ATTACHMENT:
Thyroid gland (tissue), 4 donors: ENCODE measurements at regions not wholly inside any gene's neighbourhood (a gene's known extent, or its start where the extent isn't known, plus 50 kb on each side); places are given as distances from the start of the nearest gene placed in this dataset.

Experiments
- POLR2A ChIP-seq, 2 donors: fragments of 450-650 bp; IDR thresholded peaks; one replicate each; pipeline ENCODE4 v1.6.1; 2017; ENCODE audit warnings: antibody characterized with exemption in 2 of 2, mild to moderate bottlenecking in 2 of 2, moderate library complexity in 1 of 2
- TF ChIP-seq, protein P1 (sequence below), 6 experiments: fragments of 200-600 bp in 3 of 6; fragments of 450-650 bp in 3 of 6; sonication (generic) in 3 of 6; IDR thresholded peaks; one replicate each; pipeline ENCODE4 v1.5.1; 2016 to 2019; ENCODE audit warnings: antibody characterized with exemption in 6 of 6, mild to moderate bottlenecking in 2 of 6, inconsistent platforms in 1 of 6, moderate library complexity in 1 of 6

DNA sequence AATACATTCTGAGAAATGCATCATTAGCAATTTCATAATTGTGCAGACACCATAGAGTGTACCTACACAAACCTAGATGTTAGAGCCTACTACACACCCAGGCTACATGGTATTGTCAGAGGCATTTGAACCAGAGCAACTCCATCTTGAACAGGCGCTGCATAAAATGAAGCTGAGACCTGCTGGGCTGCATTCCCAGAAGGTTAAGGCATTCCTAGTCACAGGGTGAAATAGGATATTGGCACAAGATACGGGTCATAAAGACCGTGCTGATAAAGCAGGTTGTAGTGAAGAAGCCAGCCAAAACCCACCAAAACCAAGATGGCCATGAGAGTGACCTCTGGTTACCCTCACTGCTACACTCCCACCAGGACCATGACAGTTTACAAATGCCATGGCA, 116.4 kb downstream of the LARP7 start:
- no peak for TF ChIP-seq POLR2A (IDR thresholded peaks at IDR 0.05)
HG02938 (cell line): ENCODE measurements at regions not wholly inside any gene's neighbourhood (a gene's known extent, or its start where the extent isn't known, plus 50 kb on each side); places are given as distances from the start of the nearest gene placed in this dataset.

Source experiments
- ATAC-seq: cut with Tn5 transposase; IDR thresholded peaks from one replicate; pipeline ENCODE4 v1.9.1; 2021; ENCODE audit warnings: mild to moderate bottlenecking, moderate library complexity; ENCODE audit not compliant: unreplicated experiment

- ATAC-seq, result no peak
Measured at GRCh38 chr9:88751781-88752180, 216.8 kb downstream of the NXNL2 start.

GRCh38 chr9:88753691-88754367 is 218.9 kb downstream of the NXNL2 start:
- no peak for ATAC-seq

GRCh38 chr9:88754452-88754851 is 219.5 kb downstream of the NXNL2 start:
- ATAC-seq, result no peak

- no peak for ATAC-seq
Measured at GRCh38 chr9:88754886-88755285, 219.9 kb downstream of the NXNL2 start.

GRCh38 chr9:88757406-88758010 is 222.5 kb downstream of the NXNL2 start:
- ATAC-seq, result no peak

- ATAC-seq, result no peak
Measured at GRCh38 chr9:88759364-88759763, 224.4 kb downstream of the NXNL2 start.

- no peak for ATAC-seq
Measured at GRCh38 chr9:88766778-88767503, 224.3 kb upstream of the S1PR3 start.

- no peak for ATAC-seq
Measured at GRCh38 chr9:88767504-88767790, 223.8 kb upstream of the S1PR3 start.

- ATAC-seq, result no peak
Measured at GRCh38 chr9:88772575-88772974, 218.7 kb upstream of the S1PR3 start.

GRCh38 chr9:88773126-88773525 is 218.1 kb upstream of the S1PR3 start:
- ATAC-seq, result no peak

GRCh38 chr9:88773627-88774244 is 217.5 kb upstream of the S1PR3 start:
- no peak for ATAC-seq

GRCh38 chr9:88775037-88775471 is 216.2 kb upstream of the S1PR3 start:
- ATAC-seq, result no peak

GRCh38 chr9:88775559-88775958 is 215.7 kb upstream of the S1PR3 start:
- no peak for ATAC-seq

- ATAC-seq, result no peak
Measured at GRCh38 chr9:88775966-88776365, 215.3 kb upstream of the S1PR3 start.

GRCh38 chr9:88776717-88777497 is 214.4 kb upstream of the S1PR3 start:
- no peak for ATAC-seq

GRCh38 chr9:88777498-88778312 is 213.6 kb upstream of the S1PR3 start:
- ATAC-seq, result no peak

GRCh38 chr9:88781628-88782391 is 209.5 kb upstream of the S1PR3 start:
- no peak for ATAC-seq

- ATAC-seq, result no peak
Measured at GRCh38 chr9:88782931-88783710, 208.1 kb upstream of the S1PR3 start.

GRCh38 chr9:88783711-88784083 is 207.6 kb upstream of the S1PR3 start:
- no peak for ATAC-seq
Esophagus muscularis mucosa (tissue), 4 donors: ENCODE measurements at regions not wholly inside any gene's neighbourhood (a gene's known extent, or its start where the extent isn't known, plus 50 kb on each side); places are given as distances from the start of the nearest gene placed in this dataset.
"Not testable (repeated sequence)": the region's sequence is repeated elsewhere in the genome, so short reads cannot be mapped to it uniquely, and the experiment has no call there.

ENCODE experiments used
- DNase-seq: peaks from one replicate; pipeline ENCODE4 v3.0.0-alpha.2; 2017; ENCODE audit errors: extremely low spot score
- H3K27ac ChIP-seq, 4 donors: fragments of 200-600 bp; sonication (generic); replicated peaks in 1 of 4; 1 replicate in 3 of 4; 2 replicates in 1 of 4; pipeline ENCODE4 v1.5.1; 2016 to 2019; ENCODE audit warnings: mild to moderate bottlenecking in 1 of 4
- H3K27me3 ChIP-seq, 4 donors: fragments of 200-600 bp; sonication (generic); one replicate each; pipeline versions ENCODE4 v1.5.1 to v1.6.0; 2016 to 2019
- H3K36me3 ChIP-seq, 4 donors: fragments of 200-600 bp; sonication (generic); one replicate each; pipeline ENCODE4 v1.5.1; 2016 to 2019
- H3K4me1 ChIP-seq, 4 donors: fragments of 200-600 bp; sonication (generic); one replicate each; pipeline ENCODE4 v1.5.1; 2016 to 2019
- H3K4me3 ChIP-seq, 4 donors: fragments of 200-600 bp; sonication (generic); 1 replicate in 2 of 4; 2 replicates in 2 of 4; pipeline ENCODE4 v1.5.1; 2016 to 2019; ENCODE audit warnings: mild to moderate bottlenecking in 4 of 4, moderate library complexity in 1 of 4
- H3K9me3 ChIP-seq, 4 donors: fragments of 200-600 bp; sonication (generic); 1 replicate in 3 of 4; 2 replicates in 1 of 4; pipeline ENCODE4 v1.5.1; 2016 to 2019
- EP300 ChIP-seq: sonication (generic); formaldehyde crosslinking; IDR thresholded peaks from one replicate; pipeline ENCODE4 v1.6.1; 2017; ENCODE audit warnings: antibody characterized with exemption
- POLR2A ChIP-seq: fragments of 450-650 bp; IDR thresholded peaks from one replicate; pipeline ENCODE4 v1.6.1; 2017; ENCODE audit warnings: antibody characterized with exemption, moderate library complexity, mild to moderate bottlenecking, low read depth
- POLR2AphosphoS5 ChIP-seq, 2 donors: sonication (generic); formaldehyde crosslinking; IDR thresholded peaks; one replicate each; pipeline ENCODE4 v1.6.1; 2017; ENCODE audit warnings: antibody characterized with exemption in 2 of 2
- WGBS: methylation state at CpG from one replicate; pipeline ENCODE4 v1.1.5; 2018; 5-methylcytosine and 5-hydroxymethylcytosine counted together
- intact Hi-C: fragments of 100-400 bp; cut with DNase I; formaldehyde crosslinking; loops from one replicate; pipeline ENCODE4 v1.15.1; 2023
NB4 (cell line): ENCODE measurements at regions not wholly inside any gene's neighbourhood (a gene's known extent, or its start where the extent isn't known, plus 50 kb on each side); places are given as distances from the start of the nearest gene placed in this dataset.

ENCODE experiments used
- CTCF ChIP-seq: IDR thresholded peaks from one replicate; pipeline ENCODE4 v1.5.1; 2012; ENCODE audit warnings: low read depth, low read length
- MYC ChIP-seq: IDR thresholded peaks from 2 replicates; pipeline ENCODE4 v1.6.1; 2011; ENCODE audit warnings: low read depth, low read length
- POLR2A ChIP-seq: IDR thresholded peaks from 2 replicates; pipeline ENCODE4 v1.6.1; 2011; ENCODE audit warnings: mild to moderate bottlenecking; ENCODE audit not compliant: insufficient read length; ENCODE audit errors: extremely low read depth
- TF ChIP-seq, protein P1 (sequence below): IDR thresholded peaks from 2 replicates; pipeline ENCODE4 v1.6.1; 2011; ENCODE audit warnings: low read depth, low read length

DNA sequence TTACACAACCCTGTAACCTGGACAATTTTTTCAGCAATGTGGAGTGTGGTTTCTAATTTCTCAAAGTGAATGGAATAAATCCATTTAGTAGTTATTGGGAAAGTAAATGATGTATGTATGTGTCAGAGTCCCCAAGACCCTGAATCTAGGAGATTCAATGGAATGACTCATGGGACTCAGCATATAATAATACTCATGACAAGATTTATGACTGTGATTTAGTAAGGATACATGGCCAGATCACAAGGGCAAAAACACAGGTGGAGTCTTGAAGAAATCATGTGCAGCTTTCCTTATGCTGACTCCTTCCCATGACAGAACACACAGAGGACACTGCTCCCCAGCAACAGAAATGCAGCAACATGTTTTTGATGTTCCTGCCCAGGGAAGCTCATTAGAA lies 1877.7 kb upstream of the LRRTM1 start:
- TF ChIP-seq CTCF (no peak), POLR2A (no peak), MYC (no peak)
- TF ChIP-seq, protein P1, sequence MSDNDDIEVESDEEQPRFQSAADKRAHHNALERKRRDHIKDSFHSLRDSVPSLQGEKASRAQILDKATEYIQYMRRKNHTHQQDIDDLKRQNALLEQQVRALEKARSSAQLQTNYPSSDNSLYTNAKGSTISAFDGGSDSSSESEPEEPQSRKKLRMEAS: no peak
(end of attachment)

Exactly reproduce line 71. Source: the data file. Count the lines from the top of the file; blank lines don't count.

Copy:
- TF ChIP-seq, protein P1, sequence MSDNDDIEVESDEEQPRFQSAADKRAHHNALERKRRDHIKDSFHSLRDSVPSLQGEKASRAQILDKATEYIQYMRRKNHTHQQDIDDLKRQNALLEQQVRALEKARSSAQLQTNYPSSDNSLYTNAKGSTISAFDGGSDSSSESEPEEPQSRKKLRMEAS: no peak